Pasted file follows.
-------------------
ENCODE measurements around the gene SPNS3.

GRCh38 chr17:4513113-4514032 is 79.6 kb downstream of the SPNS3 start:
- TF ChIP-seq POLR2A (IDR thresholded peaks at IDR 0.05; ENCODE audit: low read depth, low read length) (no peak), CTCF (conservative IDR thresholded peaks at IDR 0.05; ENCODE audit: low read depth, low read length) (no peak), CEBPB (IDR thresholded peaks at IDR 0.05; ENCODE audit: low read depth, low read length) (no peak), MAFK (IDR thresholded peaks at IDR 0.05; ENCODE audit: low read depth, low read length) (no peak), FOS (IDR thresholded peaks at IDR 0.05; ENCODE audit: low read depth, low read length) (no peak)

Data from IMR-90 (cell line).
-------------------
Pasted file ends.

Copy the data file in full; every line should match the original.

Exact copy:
ENCODE measurements around the gene SPNS3.

GRCh38 chr17:4513113-4514032 is 79.6 kb downstream of the SPNS3 start:
- TF ChIP-seq POLR2A (IDR thresholded peaks at IDR 0.05; ENCODE audit: low read depth, low read length) (no peak), CTCF (conservative IDR thresholded peaks at IDR 0.05; ENCODE audit: low read depth, low read length) (no peak), CEBPB (IDR thresholded peaks at IDR 0.05; ENCODE audit: low read depth, low read length) (no peak), MAFK (IDR thresholded peaks at IDR 0.05; ENCODE audit: low read depth, low read length) (no peak), FOS (IDR thresholded peaks at IDR 0.05; ENCODE audit: low read depth, low read length) (no peak)

Data from IMR-90 (cell line).